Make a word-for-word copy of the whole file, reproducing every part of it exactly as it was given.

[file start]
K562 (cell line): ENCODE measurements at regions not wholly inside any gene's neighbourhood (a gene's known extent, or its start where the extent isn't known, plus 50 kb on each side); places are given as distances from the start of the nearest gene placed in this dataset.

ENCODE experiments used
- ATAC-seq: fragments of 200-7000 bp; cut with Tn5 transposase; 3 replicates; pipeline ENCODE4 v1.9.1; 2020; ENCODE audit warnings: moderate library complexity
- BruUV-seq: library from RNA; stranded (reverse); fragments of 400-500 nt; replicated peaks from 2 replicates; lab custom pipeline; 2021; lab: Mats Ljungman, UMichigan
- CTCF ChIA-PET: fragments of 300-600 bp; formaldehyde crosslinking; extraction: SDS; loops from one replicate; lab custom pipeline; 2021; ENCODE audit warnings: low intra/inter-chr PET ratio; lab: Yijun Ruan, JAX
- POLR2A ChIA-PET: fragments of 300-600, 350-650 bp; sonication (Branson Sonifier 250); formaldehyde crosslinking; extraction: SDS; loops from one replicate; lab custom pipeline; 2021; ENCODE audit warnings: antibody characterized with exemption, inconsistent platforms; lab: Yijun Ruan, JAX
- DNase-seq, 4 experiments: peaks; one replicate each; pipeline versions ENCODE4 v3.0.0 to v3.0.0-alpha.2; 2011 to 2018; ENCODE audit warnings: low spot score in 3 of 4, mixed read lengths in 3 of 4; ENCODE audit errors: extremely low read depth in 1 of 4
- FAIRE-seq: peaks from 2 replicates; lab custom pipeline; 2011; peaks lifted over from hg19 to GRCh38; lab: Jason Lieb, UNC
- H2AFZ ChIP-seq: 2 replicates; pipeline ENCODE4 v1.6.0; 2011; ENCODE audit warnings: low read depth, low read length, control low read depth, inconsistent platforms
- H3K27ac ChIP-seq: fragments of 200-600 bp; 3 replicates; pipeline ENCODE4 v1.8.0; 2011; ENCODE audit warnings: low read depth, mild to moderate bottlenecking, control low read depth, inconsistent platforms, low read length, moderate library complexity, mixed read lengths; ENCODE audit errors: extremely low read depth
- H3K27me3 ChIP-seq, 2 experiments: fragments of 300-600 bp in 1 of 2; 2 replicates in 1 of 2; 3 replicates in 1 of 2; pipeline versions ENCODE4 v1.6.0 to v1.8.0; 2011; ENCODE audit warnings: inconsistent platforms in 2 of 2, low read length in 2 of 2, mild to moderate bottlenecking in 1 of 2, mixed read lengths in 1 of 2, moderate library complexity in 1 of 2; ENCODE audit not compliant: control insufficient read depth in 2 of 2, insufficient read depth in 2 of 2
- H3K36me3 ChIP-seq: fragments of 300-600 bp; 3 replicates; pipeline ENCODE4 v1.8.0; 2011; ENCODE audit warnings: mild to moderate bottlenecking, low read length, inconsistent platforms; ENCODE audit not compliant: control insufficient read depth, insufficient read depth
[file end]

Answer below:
K562 (cell line): ENCODE measurements at regions not wholly inside any gene's neighbourhood (a gene's known extent, or its start where the extent isn't known, plus 50 kb on each side); places are given as distances from the start of the nearest gene placed in this dataset.

ENCODE experiments used
- ATAC-seq: fragments of 200-7000 bp; cut with Tn5 transposase; 3 replicates; pipeline ENCODE4 v1.9.1; 2020; ENCODE audit warnings: moderate library complexity
- BruUV-seq: library from RNA; stranded (reverse); fragments of 400-500 nt; replicated peaks from 2 replicates; lab custom pipeline; 2021; lab: Mats Ljungman, UMichigan
- CTCF ChIA-PET: fragments of 300-600 bp; formaldehyde crosslinking; extraction: SDS; loops from one replicate; lab custom pipeline; 2021; ENCODE audit warnings: low intra/inter-chr PET ratio; lab: Yijun Ruan, JAX
- POLR2A ChIA-PET: fragments of 300-600, 350-650 bp; sonication (Branson Sonifier 250); formaldehyde crosslinking; extraction: SDS; loops from one replicate; lab custom pipeline; 2021; ENCODE audit warnings: antibody characterized with exemption, inconsistent platforms; lab: Yijun Ruan, JAX
- DNase-seq, 4 experiments: peaks; one replicate each; pipeline versions ENCODE4 v3.0.0 to v3.0.0-alpha.2; 2011 to 2018; ENCODE audit warnings: low spot score in 3 of 4, mixed read lengths in 3 of 4; ENCODE audit errors: extremely low read depth in 1 of 4
- FAIRE-seq: peaks from 2 replicates; lab custom pipeline; 2011; peaks lifted over from hg19 to GRCh38; lab: Jason Lieb, UNC
- H2AFZ ChIP-seq: 2 replicates; pipeline ENCODE4 v1.6.0; 2011; ENCODE audit warnings: low read depth, low read length, control low read depth, inconsistent platforms
- H3K27ac ChIP-seq: fragments of 200-600 bp; 3 replicates; pipeline ENCODE4 v1.8.0; 2011; ENCODE audit warnings: low read depth, mild to moderate bottlenecking, control low read depth, inconsistent platforms, low read length, moderate library complexity, mixed read lengths; ENCODE audit errors: extremely low read depth
- H3K27me3 ChIP-seq, 2 experiments: fragments of 300-600 bp in 1 of 2; 2 replicates in 1 of 2; 3 replicates in 1 of 2; pipeline versions ENCODE4 v1.6.0 to v1.8.0; 2011; ENCODE audit warnings: inconsistent platforms in 2 of 2, low read length in 2 of 2, mild to moderate bottlenecking in 1 of 2, mixed read lengths in 1 of 2, moderate library complexity in 1 of 2; ENCODE audit not compliant: control insufficient read depth in 2 of 2, insufficient read depth in 2 of 2
- H3K36me3 ChIP-seq: fragments of 300-600 bp; 3 replicates; pipeline ENCODE4 v1.8.0; 2011; ENCODE audit warnings: mild to moderate bottlenecking, low read length, inconsistent platforms; ENCODE audit not compliant: control insufficient read depth, insufficient read depth